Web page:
This is Not Your Father’s Software Industry

The software industry has seen major changes in the past 10 years, as the business of software has gotten increasingly efficient and friction-free.  Expensive software stacks, primitive tools, million dollar server farms, and 50+ person development teams have given way to free, open source, high-quality tools, small teams, and rentable infrastructure.  There are more skilled people creating software than ever before, and the market provides ways for the best talent to find opportunity well above an annual salary.  And just when you think it couldn’t get any easier to create software, it does.

As friction goes away, things become much more fine-grained.  You don’t need $5m anymore to start a company:  a laptop and a cafe wifi connection will do.  This enables an explosion of new projects, but with smaller teams and narrower ideas.  The industry gorilla platforms fuel a “feature ecosystem”:  are those icons on your phone “apps” or “features”?  Viewed in person terms:  a thousand 100-person software teams might now be 30,000 3-person teams.  Software is no longer a sport of kings.

This effect, in turn, is flattening the industry.  Most projects now start on nearly identical footing, often with many competitors or near-competitors.  It’s like starting a civilization in a desert vs the mountains; there are far fewer strategic passes and valleys to control and extract disproportionate value from surrounding areas.  It’s a maddening conundrum for entrepreneurs and investors:  we’re all toting personal super computers, the world is bathed in wireless access, and there are millions & millions of mobile apps and Web sites.  But why does it feel harder than ever to create a $1b software company?  This is why.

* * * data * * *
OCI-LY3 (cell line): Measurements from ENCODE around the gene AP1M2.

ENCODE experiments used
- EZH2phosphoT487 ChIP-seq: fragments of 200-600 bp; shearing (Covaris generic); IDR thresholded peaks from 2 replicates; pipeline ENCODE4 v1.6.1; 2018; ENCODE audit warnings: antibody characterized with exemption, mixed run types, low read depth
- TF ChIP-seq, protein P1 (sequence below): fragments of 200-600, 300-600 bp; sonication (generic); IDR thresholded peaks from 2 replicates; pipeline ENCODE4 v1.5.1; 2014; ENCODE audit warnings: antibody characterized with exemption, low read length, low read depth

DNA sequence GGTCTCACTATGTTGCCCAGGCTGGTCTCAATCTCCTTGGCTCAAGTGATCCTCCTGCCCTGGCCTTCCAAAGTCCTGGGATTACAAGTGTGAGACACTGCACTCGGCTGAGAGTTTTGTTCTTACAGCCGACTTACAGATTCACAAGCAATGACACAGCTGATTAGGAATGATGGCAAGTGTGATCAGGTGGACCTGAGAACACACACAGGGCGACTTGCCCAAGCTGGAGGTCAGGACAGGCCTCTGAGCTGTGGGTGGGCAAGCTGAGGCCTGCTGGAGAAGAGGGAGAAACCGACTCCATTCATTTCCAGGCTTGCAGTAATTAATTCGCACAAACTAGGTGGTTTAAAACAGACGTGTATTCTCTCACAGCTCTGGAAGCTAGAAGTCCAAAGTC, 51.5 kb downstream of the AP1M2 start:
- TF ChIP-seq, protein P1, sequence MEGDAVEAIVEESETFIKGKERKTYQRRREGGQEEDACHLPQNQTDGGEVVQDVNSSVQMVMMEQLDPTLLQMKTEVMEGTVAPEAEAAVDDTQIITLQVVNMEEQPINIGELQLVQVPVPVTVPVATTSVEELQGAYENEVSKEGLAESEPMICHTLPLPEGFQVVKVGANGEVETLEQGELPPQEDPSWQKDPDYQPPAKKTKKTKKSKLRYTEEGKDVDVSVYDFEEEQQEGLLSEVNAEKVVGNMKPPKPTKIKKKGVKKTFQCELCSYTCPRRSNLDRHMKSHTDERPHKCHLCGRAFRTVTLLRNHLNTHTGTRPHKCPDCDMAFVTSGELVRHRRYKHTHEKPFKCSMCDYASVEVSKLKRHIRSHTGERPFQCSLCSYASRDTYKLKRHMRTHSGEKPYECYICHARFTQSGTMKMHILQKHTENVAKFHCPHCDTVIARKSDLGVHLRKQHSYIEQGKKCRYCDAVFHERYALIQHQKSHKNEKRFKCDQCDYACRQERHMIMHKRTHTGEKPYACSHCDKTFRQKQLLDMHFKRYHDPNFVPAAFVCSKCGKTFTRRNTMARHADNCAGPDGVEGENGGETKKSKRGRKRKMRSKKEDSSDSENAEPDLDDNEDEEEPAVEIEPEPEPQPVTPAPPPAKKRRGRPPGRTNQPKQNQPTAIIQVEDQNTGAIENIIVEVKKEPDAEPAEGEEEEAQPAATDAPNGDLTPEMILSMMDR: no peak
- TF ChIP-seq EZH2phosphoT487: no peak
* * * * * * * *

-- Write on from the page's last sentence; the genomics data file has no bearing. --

Does this mean software’s dead?  Not at all, not even close.  When Marc Andreessen said “software is eating the world“, he got it exactly right.  Software & computation are fueling a level of innovation, disruption, and advancement never seen before.  But the way software companies extract value is evolving.  In the beginning, software was sold as a product;  then, rented as a service.  Now, many companies use software to enable other services and business models.

However, for the reasons outlined above, companies who are “just software” will have a much harder time achieving scale.  The real opportunities are in the next phase:  embedded software.  This might be software literally embedded in hardware, or cases where software value is embedded in (and enabling) some other business.  For example, Amazon is on their way to being the world’s largest retailer, and is the largest software company that doesn’t sell any software.  Uber is building the world’s largest virtual taxi fleet, and Airbnb has built the world’s largest vacation rental network.

My bet is that the next wave of disruptive software companies will look more like these examples, and less like Oracle, Microsoft, Facebook, or Salesforce.com.

This is not your father’s software business any more.

Game Consoles: The Last Remaining Walled Garden

The reddit user kmesithax wrote a brilliant comment yesterday about the realities of game console development, describing the tools and costs:

Well, no, there is no OpenGL or any graphics API for that matter, it’s all some stupid low-level hardware API that you have to tickle to get any 3D rendering to work.

and

So let’s say you get over your initial API shock, you have a decent handle on what all the little libraries do, and you wanna buy some development hardware now. Well, uh, okay. That’ll be anywhere from $2,600 (leaked 3DS devkit figures) to $10,000 or more (leaked Xbox 360/PS3 devkit figures).

This reminds me exactly of the pre-iPhone “walled garden” mobile app world, when you needed ~$10,000 for a development license for Qualcomm’s “BREW“.  The original article  “The Minecraft Test” (e.g. could your platform spawn the next Minecraft?) is a fabulous way to think about platform openness.  (Also see Nate Brown’s post “Stupid, Stupid Xbox!!” for an insider critique).